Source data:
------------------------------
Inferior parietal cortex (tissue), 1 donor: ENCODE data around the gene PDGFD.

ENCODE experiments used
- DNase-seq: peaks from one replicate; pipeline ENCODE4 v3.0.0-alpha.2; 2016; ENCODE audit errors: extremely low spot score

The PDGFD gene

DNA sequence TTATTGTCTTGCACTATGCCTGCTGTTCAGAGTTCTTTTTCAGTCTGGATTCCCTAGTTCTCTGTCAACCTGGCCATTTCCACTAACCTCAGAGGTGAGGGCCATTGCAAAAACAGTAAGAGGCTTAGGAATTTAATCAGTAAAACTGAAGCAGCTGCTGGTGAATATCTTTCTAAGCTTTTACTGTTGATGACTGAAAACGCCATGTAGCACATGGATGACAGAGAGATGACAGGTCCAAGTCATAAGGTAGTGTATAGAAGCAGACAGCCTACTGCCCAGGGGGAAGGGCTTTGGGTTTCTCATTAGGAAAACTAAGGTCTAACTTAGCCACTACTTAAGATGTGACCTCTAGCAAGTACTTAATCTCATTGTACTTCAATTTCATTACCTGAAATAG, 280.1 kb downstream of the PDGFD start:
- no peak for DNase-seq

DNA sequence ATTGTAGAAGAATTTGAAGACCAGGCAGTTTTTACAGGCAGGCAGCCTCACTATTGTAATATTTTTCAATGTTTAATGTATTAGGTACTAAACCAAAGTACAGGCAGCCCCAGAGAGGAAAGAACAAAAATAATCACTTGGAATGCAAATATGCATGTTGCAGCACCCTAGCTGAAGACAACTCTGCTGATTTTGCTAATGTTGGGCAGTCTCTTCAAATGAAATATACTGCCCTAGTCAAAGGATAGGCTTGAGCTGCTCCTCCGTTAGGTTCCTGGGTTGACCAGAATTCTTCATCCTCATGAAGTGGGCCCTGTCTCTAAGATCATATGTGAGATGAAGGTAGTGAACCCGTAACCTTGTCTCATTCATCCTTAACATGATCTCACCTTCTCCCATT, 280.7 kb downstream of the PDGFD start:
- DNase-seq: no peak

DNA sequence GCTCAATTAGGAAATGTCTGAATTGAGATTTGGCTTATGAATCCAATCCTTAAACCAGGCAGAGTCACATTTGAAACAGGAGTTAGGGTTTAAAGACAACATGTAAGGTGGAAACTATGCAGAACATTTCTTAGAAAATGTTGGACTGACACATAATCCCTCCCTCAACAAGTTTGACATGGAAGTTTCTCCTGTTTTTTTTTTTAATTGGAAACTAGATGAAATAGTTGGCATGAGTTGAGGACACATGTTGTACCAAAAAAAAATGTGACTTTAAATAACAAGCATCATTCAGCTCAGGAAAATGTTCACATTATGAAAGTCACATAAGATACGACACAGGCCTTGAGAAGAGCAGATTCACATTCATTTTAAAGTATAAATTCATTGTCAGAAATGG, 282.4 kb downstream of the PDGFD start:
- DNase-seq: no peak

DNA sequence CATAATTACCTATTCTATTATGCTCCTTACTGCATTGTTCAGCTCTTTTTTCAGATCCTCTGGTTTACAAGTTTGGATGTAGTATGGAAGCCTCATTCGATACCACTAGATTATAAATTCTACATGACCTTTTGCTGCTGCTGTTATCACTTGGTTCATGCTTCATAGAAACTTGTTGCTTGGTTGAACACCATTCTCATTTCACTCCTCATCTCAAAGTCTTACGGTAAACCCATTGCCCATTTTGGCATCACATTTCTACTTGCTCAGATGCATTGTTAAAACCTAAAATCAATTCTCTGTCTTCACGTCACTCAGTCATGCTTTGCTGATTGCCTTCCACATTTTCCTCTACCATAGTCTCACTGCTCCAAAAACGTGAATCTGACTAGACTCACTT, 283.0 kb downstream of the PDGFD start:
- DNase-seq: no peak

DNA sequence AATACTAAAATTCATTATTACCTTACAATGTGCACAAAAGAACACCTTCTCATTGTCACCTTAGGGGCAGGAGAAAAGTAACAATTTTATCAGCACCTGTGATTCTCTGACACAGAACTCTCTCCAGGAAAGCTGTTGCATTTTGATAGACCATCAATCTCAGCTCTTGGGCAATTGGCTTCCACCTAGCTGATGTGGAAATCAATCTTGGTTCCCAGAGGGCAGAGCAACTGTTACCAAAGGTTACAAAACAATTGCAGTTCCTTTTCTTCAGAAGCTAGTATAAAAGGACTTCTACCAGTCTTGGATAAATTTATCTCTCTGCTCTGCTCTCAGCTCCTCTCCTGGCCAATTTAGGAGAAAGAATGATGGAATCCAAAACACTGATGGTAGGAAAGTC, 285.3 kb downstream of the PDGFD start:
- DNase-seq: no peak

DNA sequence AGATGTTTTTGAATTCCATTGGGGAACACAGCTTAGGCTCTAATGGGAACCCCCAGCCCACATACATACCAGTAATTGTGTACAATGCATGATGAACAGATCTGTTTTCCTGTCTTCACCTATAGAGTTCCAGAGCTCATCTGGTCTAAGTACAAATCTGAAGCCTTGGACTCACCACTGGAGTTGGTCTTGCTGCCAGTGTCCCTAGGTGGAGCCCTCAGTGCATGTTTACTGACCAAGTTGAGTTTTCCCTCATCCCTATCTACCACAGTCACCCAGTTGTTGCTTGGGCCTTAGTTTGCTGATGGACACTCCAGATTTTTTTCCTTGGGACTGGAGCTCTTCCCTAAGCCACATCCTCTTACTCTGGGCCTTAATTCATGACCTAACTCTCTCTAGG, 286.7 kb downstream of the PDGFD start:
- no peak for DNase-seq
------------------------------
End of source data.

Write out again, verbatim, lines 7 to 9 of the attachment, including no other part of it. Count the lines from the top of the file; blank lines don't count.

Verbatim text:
DNA sequence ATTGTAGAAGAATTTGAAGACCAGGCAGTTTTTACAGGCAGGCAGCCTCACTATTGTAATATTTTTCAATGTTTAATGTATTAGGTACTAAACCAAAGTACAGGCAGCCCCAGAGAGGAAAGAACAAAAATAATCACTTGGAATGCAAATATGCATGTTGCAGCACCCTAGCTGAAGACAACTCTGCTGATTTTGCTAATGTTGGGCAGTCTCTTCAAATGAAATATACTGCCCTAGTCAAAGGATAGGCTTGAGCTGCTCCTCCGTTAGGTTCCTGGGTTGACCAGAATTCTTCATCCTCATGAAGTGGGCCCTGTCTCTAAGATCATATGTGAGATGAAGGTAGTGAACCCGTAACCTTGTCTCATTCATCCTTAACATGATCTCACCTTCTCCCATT, 280.7 kb downstream of the PDGFD start:
- DNase-seq: no peak

DNA sequence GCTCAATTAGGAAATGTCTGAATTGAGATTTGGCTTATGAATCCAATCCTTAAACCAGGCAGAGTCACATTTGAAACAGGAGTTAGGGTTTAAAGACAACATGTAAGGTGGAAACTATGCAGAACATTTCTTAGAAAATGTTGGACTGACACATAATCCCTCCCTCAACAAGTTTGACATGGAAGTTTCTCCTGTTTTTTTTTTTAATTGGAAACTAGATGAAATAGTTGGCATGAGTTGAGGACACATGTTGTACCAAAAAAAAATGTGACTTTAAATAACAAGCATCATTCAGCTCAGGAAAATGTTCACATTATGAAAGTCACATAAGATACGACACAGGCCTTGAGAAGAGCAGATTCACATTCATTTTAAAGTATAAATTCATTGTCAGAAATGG, 282.4 kb downstream of the PDGFD start: